The Gleaner
Agriculture

The barriers to farming are not insurmountable

It can seem like there are impossible barriers keeping young people from purchasing a farm or from starting a farm from the ground up. If a person has not grown up on a family farm, taking one over comes with a huge financial burden, making it inaccessible for most. However, there are some folks who have managed to find success even without the family ties.

Mitchell Wattie is a Valley resident who has been involved in farming since he was quite young, though his family did not own a farm. At the age of 11, he took his first job working on a farm owned by Kurt Jackson. “I worked a lot there. That’s where I got a lot of my knowledge; I got it from him,” Wattie explains. When he graduated from high school, he immediately started working on three different farms to gain a proper salary and a fair number of hours.

When Wattie was 20, his father needed some help with the family business, a livestock trucking service. Wattie still worked on two farms and trucked cattle as well. As the trucking business got progressively busier, he had to slowly cut back on farming hours until about two years later, when he started trucking full time.

Last October, an exciting opportunity presented itself to Wattie when the possibility of taking over a farm arose: “One of my customers decided he’d had enough. He had three kids with no interest at all, and he said he was going to sell the farm,” he explains. Wattie stepped in and took it on.

He and his partner, Christina Buermans, now own the farm 50/50 and split the responsibilities. He admits that buying a farm is “not an easy thing to do. We’re pretty fortunate.” Buermans says that when looking to buy a farm, “It feels pretty much impossible.”

Wattie explains that when starting a dairy farm on your own, the costs add up extremely quickly. For example, if you need 200 acres at $25,000 per acre, that’s 5 million dollars right there. Then, if each kilogram of quota costs $24,000, 100 kg of quota is another 2.4 million, meaning you’re paying 7.5 million dollars before even buying the cows. This financial barrier at times can seem insurmountable. Buermans says it boils down to “You have to either have all kinds of money, or know someone who has all kinds of money.”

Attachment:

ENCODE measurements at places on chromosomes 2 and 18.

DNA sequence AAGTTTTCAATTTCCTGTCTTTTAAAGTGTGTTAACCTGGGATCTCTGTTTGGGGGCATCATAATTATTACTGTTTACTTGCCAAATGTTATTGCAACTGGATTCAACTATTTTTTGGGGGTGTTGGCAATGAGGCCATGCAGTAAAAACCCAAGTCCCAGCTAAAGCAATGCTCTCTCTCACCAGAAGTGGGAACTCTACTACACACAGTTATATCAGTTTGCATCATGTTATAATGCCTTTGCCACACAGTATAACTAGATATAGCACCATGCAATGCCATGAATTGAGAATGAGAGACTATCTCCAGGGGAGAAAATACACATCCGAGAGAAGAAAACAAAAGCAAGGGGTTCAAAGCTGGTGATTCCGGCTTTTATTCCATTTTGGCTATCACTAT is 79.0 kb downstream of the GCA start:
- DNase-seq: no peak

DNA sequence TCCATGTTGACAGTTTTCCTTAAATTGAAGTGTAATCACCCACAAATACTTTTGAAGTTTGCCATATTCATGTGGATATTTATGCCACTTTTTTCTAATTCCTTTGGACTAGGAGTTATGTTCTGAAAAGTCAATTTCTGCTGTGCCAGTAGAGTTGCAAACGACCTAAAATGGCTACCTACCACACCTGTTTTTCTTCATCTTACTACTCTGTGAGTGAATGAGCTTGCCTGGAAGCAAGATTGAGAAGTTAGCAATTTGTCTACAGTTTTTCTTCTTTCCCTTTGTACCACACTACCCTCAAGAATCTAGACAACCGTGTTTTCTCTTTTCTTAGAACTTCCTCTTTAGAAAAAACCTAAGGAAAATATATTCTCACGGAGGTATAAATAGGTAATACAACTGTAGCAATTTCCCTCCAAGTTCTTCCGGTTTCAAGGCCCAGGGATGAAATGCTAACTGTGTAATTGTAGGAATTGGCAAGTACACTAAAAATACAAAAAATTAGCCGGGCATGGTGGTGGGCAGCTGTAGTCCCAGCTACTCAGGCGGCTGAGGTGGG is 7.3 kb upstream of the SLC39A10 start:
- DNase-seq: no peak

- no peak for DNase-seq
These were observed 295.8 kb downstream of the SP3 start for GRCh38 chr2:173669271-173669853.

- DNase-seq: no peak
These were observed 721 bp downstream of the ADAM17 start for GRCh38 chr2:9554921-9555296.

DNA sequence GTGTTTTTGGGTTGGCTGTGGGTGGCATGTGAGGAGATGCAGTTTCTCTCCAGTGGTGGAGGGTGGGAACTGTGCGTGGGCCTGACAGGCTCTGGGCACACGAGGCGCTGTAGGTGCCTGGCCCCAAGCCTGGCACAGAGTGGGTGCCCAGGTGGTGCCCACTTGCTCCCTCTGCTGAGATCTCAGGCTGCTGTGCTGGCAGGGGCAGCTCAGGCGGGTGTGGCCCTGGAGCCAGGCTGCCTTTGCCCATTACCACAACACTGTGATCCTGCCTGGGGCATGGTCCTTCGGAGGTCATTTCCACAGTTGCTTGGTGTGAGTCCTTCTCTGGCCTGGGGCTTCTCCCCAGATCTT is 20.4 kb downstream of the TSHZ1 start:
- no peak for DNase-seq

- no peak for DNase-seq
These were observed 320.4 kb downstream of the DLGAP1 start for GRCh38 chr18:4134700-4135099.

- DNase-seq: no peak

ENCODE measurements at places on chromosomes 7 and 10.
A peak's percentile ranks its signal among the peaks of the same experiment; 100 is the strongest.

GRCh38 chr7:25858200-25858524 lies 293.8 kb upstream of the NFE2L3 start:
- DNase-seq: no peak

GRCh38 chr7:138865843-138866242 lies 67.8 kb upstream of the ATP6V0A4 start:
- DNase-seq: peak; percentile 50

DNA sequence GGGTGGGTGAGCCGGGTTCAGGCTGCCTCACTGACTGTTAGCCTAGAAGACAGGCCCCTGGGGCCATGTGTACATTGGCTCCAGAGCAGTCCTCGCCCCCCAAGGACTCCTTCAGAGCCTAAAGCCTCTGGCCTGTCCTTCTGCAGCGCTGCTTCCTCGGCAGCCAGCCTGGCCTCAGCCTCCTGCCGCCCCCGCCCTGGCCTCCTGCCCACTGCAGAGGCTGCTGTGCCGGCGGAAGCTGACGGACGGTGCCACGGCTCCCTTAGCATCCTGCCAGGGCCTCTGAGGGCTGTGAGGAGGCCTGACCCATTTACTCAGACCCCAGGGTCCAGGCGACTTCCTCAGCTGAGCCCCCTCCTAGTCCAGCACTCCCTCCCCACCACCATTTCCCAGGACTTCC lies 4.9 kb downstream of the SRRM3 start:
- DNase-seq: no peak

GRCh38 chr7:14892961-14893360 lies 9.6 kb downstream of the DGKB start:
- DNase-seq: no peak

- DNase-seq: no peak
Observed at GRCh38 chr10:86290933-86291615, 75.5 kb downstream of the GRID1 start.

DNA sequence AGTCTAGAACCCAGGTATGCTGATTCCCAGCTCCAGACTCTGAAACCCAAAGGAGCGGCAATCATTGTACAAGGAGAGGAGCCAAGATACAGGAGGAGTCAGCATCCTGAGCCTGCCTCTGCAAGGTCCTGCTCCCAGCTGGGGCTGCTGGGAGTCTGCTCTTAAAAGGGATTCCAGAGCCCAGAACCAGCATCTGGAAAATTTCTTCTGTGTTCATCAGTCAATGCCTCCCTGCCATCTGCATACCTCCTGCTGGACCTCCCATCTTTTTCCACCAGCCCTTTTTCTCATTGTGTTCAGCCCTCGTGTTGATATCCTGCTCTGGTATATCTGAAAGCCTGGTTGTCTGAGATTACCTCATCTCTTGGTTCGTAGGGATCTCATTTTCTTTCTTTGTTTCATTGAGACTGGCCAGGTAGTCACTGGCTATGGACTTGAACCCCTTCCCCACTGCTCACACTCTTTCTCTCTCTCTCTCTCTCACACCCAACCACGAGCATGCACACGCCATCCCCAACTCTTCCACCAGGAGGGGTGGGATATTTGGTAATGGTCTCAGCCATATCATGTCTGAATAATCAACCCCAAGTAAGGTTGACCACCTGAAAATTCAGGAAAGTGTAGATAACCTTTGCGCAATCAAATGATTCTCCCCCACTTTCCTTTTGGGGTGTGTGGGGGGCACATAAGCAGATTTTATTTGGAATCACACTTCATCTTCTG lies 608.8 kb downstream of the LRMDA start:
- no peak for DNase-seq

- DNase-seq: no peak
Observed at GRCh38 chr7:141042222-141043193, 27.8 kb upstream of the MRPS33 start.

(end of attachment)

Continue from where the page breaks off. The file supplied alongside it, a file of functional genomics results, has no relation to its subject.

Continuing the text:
A women and man, both holding babies stand with another toddler in front of their new barn that has an image of a cows head above the farms name 'Ferme Ruissolait'.
Mitchell Wattie and Christina Buermans officially took over their new farm on April 1st 2023 PHOTO provided

 

That being said, there are always other ways to get involved. Buermans explains that “There’s not a lot of people our age that are interested in putting in the amount of work that it takes to run a place like that. So, if you find a place where they don’t have any kids that are interested, or they just don’t have any kids at all, then the best move would be to get in there.” Wattie also recommends offering to buy the cows and quota, but then renting the land. “That helps you save 5-10 million dollars right away.” He also adds that it takes time to understand how running a farm works, so finding a job on one is the best place to start. “The best way to really get into it is to get out there. There’s so many opportunities to work on dairy farms.”

They bought their farm in October 2022, but Wattie and Buermans only officially took over Ferme Ruissolait on April 1, 2023. “We’re still trying to learn all the ropes,” Wattie explains. They currently milk about 75 cows but have a total of 155 animals on the farm including heifers and calves. The 280-acre farm also includes a large section of bush. They have about 150 acres of tillable land, with an additional 100 acres which they rent from neighbours.

Wattie and Buermans have three children under the age of three, which makes for a bit of a chaotic household at times – especially since the farm demands such long hours. The family is currently living about 15 minutes away from the farm and will be moving into the house on the land later this year. Currently, Wattie is taking care of most of the manual labour, while Buermans manages the legal side and paperwork. Once they move, the labour will be divided in a more balanced way, allowing for both of them to spend time with the kids.

Wattie admits that “When I was trucking, I did enjoy it, and I had a hard time kind of letting go of it.” But that being said, the chance to have a farm while raising a family is so worth the challenges it brings – especially seeing the kids play around and be excited about the farm. “I don’t think there’s anything better than that,” he says.

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